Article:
September is Suicide Prevention Month

Jacynda Klunk, Campus Editor

September is Suicide Prevention Awareness Month. Suicidal thoughts can affect any person, no matter age, gender, or background. Unfortunately, it is hard for people to discuss intrusive thoughts, but, as a society this month we celebrate the journey of bringing awareness to suicide and mental health. 

Suicide prevention does not stop once September is over. Suicide statistics will keep rising. As a society, normalizing conversations about suicide or suicidal thoughts can help in preventing suicide. 

Ways you can get yourself help if you are having intrusive thoughts: prioritize safety (remove any dangerous objects and find a safe place), call a crisis line (Suicide and Crisis Lifeline -988 ), and reach out to a loved one (this can be a family member, a friend, a counselor, a teacher, etc).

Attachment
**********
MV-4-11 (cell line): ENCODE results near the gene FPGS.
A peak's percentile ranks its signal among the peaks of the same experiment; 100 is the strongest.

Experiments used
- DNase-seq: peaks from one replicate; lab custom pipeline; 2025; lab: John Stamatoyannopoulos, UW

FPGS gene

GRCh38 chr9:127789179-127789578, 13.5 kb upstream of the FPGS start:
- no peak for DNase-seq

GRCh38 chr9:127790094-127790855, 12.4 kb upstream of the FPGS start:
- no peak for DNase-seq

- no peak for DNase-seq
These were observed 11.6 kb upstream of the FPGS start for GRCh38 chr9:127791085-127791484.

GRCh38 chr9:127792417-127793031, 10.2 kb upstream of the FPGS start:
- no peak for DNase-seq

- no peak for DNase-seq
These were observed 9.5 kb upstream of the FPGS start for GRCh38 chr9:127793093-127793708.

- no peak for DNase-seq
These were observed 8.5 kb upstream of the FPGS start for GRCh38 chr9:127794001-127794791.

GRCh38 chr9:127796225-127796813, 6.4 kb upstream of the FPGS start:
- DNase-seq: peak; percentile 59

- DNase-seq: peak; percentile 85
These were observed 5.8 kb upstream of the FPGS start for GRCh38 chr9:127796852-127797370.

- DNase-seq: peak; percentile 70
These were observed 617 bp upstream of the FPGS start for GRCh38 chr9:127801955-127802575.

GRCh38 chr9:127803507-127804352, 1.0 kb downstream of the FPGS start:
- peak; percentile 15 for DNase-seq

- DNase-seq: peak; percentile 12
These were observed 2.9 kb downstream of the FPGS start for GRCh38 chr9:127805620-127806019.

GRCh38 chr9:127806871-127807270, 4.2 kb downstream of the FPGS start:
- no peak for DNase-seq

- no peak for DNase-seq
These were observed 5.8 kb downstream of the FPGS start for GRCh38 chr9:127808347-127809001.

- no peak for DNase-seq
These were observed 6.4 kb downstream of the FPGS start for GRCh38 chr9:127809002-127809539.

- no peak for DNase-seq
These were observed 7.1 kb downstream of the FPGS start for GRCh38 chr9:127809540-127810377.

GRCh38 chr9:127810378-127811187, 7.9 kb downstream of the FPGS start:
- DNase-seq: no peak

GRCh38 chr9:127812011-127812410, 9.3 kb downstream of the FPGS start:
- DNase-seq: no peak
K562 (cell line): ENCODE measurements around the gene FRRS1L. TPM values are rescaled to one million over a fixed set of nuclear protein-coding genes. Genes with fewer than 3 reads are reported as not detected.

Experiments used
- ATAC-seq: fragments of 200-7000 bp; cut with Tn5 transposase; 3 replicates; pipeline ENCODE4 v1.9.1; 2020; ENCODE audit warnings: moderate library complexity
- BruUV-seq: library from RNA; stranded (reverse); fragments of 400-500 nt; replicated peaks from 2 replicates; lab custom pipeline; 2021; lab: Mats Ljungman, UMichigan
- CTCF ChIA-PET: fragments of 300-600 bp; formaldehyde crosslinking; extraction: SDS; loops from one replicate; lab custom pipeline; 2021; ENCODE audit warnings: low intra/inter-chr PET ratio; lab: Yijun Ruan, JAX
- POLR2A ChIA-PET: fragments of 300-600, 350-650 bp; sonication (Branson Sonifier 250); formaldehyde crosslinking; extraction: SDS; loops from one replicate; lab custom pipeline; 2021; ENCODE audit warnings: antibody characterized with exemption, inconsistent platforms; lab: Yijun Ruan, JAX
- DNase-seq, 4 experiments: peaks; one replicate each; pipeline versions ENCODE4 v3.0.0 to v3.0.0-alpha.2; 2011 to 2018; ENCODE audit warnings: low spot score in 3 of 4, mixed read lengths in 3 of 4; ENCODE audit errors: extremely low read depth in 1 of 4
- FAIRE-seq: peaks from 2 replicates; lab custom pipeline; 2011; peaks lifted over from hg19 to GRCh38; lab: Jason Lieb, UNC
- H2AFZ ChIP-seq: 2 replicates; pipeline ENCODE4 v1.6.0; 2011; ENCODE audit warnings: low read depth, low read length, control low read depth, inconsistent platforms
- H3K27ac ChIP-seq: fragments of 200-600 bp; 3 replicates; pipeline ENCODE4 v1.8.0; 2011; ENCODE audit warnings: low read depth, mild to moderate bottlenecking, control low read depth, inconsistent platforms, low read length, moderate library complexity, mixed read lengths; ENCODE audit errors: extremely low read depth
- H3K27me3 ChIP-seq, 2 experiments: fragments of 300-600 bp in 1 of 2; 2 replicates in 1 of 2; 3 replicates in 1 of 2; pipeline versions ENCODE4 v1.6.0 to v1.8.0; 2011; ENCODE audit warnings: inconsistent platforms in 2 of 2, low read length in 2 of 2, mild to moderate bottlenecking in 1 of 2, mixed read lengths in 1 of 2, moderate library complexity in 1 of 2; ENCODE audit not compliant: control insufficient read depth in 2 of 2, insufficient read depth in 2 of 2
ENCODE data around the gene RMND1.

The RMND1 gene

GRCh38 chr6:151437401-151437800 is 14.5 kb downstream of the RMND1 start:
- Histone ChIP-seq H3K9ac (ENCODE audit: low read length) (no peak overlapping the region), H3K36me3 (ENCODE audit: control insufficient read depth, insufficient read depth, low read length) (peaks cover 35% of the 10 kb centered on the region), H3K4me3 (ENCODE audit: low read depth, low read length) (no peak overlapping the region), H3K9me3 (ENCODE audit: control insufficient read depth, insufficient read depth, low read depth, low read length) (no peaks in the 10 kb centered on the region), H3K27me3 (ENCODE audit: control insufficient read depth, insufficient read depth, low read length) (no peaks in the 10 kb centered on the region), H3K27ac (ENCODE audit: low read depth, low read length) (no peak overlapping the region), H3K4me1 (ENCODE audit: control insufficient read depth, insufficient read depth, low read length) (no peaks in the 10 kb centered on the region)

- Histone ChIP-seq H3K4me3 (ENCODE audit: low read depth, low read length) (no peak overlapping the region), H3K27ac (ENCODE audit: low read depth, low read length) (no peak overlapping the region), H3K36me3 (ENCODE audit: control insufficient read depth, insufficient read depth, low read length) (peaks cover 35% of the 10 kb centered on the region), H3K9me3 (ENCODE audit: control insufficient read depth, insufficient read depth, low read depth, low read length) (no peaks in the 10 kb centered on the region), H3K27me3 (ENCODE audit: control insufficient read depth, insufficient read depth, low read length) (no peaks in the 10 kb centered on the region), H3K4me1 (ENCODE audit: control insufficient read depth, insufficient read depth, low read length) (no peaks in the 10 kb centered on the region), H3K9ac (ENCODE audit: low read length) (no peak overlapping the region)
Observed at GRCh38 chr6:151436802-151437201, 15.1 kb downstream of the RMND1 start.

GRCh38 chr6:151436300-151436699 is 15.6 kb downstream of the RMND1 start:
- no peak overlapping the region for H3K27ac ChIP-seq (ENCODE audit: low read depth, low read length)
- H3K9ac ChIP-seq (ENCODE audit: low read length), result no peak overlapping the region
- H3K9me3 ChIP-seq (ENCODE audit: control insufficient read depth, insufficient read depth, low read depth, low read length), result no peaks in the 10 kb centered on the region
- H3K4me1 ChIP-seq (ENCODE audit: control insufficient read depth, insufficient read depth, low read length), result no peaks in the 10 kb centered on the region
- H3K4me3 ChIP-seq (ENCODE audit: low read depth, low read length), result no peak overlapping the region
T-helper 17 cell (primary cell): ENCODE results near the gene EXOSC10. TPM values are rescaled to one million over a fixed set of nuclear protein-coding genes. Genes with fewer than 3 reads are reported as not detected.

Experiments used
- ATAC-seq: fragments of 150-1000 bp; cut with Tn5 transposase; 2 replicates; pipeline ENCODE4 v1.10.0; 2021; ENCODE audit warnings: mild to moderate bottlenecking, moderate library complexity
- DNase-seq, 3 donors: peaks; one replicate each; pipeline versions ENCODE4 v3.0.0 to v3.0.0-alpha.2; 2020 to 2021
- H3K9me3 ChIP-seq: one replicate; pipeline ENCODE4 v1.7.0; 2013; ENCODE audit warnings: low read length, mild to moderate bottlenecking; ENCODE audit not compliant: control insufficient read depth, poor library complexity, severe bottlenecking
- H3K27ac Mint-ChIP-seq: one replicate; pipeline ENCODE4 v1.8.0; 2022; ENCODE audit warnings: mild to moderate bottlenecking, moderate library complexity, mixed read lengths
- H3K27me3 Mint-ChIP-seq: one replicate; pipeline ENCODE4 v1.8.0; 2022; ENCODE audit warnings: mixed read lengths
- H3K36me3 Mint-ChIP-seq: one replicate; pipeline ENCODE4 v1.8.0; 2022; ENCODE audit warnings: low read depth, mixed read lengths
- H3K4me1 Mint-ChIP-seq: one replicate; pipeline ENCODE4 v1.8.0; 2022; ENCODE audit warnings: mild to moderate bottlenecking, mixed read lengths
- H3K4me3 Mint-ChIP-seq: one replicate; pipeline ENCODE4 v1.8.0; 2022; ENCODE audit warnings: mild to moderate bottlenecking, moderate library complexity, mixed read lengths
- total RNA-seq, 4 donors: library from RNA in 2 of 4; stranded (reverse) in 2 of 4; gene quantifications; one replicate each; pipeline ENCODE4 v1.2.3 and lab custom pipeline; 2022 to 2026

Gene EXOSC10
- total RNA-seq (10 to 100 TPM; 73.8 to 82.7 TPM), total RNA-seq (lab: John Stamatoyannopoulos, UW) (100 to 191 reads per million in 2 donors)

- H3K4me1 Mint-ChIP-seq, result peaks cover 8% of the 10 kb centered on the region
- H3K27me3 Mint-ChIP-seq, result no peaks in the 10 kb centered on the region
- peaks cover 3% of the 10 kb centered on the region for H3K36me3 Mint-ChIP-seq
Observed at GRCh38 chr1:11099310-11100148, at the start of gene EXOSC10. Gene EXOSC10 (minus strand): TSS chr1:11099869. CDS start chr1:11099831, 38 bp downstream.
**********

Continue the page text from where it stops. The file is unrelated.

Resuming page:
Suicide is real, if you know anyone, or are struggling yourself with intrusive thoughts, please talk to someone. 

According to the Centers for Disease Control and Prevention (CDC), “Suicide is a leading cause of death in the United States, with 45,979 deaths in 2020. This is about one death every 11 minutes.” 

Kindness can go a long way; check up on your friends, be aware, not only for the month of September, but forever. 

Ways you can help a friend struggling: show you care (their feelings are validated and important), look for signs (educate yourself on signs of suicidal thoughts), pay attention (be aware of their surroundings, watch their body language), and encourage finding professional help (suggest talking to a counselor). 

Once again, suicide and suicidal thoughts are very real. Together, we can prevent suicide by taking steps as a society to normalize conversation about suicide, spread kindness, and validate and accept feelings.